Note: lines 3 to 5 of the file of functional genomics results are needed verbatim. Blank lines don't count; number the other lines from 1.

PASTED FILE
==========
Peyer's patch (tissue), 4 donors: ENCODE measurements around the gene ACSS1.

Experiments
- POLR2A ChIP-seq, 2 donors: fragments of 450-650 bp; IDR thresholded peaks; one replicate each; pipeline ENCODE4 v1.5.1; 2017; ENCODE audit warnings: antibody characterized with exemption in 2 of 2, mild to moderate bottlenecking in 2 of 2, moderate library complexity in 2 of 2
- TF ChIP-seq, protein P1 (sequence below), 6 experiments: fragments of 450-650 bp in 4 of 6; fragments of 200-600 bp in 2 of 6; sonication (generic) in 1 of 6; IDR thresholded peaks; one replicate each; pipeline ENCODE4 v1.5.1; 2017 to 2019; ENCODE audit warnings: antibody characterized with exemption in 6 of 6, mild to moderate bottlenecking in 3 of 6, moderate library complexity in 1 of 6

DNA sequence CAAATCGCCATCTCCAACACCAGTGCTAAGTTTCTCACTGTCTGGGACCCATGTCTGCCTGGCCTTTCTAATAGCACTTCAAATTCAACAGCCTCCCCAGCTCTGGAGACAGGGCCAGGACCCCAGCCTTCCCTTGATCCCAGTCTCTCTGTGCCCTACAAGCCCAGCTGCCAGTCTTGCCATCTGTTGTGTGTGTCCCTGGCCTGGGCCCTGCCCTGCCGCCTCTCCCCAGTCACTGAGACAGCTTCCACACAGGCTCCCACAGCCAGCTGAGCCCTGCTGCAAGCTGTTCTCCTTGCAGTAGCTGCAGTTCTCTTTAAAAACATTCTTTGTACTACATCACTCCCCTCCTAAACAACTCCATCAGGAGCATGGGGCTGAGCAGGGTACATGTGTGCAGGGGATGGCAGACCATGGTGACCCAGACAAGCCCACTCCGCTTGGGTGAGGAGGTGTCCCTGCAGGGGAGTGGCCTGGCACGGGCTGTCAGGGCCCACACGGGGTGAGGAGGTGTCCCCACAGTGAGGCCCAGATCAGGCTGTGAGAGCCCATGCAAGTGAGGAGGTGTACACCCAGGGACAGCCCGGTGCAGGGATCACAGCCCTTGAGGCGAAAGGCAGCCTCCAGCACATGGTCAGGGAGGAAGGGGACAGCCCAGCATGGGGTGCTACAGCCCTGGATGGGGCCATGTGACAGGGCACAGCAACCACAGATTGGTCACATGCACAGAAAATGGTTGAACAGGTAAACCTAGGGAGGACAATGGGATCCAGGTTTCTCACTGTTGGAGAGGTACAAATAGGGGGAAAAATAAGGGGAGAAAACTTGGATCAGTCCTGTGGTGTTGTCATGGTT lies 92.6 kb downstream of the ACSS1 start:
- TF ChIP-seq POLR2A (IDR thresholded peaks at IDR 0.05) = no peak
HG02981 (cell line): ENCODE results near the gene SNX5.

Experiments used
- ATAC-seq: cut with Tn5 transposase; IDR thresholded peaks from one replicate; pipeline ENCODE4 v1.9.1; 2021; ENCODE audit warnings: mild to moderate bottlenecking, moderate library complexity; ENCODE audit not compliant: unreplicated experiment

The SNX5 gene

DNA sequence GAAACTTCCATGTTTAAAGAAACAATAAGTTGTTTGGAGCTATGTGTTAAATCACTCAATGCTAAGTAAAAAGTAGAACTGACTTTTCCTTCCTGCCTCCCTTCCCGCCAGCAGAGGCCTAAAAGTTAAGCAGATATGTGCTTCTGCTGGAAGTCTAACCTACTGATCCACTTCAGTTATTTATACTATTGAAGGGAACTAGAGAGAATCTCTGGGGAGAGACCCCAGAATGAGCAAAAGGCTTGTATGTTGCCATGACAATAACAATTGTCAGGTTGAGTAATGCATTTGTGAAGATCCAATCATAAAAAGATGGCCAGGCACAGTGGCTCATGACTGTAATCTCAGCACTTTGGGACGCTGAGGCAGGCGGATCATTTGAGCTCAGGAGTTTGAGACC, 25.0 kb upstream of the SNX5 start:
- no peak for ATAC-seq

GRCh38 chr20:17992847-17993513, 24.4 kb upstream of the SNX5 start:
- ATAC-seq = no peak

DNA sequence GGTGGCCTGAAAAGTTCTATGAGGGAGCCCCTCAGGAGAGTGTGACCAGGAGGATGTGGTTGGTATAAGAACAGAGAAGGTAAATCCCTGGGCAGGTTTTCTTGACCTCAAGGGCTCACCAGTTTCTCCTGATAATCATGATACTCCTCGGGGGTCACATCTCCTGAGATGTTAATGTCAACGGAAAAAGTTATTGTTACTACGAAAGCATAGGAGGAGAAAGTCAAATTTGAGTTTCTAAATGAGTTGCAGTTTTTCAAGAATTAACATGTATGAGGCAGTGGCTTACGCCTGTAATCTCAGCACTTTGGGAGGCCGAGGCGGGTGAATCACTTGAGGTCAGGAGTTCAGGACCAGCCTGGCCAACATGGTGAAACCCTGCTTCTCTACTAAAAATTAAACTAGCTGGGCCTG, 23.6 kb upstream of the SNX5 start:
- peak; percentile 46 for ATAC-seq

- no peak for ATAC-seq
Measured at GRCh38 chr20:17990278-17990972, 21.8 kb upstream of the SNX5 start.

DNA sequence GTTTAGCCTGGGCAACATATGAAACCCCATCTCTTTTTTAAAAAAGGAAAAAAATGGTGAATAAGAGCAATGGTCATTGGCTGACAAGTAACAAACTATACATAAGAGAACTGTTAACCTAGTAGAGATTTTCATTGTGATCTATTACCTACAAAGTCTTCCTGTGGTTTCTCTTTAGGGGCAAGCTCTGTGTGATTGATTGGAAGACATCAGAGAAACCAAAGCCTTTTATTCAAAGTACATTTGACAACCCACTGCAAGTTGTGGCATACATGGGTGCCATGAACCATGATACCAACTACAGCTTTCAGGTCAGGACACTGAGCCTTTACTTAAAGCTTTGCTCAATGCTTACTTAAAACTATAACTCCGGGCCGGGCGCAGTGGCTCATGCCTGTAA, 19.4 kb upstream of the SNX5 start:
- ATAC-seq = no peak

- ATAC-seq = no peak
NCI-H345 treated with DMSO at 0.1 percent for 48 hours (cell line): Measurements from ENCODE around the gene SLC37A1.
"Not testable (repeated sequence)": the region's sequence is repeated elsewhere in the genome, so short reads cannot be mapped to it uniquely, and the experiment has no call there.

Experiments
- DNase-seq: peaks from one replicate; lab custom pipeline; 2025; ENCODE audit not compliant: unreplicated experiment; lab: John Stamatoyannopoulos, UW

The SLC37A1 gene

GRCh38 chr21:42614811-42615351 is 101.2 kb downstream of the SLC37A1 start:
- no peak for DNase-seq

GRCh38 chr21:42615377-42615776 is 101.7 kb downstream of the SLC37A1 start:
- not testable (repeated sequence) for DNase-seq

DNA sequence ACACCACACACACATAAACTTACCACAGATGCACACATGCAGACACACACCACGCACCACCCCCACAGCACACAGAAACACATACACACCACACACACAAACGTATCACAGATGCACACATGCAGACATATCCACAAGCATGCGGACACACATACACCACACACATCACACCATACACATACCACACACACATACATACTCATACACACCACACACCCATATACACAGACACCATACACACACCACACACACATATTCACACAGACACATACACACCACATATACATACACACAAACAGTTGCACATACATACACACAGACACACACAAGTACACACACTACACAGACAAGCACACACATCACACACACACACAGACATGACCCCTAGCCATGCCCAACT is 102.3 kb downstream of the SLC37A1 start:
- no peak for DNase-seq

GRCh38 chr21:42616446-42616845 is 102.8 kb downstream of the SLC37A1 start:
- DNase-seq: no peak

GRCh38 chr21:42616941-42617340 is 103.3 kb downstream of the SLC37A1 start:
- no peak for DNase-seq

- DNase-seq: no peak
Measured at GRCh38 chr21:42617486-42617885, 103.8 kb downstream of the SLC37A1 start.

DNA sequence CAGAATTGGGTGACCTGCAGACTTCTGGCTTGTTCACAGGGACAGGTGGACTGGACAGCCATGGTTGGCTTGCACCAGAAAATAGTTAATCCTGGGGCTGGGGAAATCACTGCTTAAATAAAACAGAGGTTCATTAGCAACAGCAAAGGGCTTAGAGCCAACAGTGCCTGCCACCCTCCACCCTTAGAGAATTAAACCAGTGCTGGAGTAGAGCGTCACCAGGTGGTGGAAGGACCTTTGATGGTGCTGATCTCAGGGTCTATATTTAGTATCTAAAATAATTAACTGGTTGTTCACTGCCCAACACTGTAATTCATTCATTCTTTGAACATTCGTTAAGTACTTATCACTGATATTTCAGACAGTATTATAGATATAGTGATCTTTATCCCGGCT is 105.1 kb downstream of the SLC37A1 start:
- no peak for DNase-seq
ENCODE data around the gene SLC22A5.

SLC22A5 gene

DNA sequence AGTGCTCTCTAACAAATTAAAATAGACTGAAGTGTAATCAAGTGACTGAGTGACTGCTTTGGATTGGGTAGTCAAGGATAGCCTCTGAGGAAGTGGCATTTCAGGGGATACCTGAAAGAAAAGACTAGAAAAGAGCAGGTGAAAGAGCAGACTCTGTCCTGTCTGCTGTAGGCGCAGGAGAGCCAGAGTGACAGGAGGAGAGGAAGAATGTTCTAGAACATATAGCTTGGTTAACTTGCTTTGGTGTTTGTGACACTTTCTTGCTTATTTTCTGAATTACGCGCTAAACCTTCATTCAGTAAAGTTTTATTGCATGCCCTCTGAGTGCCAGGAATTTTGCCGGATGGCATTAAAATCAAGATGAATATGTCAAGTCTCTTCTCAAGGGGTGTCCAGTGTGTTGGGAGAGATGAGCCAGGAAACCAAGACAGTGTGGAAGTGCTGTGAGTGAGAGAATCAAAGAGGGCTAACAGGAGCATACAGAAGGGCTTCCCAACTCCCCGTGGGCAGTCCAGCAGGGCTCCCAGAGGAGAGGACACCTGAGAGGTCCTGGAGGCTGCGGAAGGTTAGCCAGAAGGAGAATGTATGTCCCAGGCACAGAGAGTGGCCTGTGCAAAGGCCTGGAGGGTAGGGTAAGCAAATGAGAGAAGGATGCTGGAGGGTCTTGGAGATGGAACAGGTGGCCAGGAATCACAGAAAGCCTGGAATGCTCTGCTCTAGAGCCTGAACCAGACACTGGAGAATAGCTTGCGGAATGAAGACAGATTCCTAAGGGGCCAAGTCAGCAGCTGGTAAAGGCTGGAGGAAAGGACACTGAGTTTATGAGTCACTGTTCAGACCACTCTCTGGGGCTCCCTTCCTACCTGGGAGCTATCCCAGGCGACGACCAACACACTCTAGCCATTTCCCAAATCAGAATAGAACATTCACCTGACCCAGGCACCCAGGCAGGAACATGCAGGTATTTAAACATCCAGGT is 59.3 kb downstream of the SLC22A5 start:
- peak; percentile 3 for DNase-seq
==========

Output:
- POLR2A ChIP-seq, 2 donors: fragments of 450-650 bp; IDR thresholded peaks; one replicate each; pipeline ENCODE4 v1.5.1; 2017; ENCODE audit warnings: antibody characterized with exemption in 2 of 2, mild to moderate bottlenecking in 2 of 2, moderate library complexity in 2 of 2
- TF ChIP-seq, protein P1 (sequence below), 6 experiments: fragments of 450-650 bp in 4 of 6; fragments of 200-600 bp in 2 of 6; sonication (generic) in 1 of 6; IDR thresholded peaks; one replicate each; pipeline ENCODE4 v1.5.1; 2017 to 2019; ENCODE audit warnings: antibody characterized with exemption in 6 of 6, mild to moderate bottlenecking in 3 of 6, moderate library complexity in 1 of 6

DNA sequence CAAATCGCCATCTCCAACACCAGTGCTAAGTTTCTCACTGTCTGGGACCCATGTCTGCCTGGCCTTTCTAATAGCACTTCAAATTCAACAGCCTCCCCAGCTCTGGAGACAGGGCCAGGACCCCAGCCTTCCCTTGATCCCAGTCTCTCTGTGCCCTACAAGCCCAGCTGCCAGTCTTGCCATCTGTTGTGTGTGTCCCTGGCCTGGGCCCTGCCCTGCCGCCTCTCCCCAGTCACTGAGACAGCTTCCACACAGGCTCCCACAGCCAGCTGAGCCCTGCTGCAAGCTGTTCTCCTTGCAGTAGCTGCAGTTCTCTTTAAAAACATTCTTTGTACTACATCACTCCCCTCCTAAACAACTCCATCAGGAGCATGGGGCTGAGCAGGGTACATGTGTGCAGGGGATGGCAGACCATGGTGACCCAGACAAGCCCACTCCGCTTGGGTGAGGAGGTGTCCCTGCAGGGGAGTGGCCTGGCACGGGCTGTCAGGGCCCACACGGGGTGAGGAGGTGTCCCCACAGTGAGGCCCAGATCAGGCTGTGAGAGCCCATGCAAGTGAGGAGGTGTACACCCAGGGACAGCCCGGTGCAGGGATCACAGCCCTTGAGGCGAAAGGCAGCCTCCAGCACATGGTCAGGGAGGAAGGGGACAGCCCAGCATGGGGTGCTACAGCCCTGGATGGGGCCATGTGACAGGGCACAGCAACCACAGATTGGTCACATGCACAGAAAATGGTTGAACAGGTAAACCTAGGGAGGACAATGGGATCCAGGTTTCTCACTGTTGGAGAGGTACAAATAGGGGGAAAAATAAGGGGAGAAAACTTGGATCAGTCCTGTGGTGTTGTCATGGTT lies 92.6 kb downstream of the ACSS1 start: